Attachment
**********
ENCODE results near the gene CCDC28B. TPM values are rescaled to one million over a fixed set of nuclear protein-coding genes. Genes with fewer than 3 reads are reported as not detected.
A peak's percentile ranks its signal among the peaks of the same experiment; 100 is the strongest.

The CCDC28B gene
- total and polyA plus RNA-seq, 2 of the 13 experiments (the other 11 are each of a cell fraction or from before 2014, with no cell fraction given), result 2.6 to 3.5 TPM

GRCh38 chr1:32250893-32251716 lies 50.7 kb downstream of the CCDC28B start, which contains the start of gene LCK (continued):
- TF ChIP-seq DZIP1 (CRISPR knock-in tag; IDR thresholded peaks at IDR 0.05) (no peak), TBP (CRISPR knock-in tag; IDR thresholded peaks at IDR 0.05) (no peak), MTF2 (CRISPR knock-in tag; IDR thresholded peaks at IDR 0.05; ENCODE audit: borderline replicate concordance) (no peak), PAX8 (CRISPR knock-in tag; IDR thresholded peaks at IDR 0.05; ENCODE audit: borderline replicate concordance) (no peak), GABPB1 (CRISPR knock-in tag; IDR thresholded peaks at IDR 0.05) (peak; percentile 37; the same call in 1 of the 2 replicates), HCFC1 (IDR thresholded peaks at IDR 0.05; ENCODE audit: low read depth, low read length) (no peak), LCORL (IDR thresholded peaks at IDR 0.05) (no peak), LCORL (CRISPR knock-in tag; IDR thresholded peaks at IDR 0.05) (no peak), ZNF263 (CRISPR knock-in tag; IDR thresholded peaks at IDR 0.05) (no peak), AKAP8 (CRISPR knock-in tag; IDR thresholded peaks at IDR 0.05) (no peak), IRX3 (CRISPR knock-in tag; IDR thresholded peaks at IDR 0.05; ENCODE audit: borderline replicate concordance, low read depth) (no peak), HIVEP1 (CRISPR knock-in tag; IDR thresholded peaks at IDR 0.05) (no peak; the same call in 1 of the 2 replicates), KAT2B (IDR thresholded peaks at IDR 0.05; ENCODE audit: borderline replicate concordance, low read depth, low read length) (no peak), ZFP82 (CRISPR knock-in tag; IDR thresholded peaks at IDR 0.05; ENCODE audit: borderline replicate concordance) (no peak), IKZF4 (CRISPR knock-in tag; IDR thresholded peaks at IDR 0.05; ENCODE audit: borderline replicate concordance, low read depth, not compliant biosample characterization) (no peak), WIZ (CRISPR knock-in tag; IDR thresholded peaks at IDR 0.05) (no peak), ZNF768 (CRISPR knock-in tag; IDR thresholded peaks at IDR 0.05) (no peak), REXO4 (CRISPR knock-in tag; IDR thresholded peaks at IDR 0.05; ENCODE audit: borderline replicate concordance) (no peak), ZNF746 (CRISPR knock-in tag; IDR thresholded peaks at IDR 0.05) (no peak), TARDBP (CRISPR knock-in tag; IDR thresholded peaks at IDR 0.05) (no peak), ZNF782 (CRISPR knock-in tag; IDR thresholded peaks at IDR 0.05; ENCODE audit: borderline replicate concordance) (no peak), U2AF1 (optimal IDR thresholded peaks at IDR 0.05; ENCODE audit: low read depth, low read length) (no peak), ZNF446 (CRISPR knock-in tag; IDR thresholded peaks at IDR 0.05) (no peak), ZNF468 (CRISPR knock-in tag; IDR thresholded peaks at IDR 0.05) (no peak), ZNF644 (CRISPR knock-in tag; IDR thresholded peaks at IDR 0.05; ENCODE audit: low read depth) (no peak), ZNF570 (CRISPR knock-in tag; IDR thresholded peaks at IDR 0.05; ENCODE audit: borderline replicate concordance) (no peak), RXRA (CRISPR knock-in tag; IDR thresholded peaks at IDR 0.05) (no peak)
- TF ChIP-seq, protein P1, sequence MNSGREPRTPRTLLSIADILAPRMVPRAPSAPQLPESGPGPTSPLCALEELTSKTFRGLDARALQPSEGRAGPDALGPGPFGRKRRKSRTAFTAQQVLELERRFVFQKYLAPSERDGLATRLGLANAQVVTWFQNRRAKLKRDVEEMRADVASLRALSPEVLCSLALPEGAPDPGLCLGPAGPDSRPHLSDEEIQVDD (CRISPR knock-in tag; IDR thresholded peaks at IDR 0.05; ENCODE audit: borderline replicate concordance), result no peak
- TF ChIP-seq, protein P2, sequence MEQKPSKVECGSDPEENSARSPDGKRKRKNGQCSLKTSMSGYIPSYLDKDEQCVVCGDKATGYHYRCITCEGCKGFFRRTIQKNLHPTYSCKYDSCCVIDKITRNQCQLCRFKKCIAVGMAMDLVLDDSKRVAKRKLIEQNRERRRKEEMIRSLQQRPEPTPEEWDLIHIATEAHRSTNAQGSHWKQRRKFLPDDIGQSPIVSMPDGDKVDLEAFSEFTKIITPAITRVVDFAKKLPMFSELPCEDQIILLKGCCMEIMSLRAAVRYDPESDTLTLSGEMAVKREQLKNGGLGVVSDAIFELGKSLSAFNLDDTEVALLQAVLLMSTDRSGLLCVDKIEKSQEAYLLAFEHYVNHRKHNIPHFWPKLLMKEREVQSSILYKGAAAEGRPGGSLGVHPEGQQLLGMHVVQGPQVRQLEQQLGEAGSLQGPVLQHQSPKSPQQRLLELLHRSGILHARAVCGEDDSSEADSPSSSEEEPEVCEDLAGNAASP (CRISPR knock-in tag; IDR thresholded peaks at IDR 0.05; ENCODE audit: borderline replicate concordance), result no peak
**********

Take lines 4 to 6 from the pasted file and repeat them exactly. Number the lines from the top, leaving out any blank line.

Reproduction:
- total and polyA plus RNA-seq, 2 of the 13 experiments (the other 11 are each of a cell fraction or from before 2014, with no cell fraction given), result 2.6 to 3.5 TPM

GRCh38 chr1:32250893-32251716 lies 50.7 kb downstream of the CCDC28B start, which contains the start of gene LCK (continued):
- TF ChIP-seq DZIP1 (CRISPR knock-in tag; IDR thresholded peaks at IDR 0.05) (no peak), TBP (CRISPR knock-in tag; IDR thresholded peaks at IDR 0.05) (no peak), MTF2 (CRISPR knock-in tag; IDR thresholded peaks at IDR 0.05; ENCODE audit: borderline replicate concordance) (no peak), PAX8 (CRISPR knock-in tag; IDR thresholded peaks at IDR 0.05; ENCODE audit: borderline replicate concordance) (no peak), GABPB1 (CRISPR knock-in tag; IDR thresholded peaks at IDR 0.05) (peak; percentile 37; the same call in 1 of the 2 replicates), HCFC1 (IDR thresholded peaks at IDR 0.05; ENCODE audit: low read depth, low read length) (no peak), LCORL (IDR thresholded peaks at IDR 0.05) (no peak), LCORL (CRISPR knock-in tag; IDR thresholded peaks at IDR 0.05) (no peak), ZNF263 (CRISPR knock-in tag; IDR thresholded peaks at IDR 0.05) (no peak), AKAP8 (CRISPR knock-in tag; IDR thresholded peaks at IDR 0.05) (no peak), IRX3 (CRISPR knock-in tag; IDR thresholded peaks at IDR 0.05; ENCODE audit: borderline replicate concordance, low read depth) (no peak), HIVEP1 (CRISPR knock-in tag; IDR thresholded peaks at IDR 0.05) (no peak; the same call in 1 of the 2 replicates), KAT2B (IDR thresholded peaks at IDR 0.05; ENCODE audit: borderline replicate concordance, low read depth, low read length) (no peak), ZFP82 (CRISPR knock-in tag; IDR thresholded peaks at IDR 0.05; ENCODE audit: borderline replicate concordance) (no peak), IKZF4 (CRISPR knock-in tag; IDR thresholded peaks at IDR 0.05; ENCODE audit: borderline replicate concordance, low read depth, not compliant biosample characterization) (no peak), WIZ (CRISPR knock-in tag; IDR thresholded peaks at IDR 0.05) (no peak), ZNF768 (CRISPR knock-in tag; IDR thresholded peaks at IDR 0.05) (no peak), REXO4 (CRISPR knock-in tag; IDR thresholded peaks at IDR 0.05; ENCODE audit: borderline replicate concordance) (no peak), ZNF746 (CRISPR knock-in tag; IDR thresholded peaks at IDR 0.05) (no peak), TARDBP (CRISPR knock-in tag; IDR thresholded peaks at IDR 0.05) (no peak), ZNF782 (CRISPR knock-in tag; IDR thresholded peaks at IDR 0.05; ENCODE audit: borderline replicate concordance) (no peak), U2AF1 (optimal IDR thresholded peaks at IDR 0.05; ENCODE audit: low read depth, low read length) (no peak), ZNF446 (CRISPR knock-in tag; IDR thresholded peaks at IDR 0.05) (no peak), ZNF468 (CRISPR knock-in tag; IDR thresholded peaks at IDR 0.05) (no peak), ZNF644 (CRISPR knock-in tag; IDR thresholded peaks at IDR 0.05; ENCODE audit: low read depth) (no peak), ZNF570 (CRISPR knock-in tag; IDR thresholded peaks at IDR 0.05; ENCODE audit: borderline replicate concordance) (no peak), RXRA (CRISPR knock-in tag; IDR thresholded peaks at IDR 0.05) (no peak)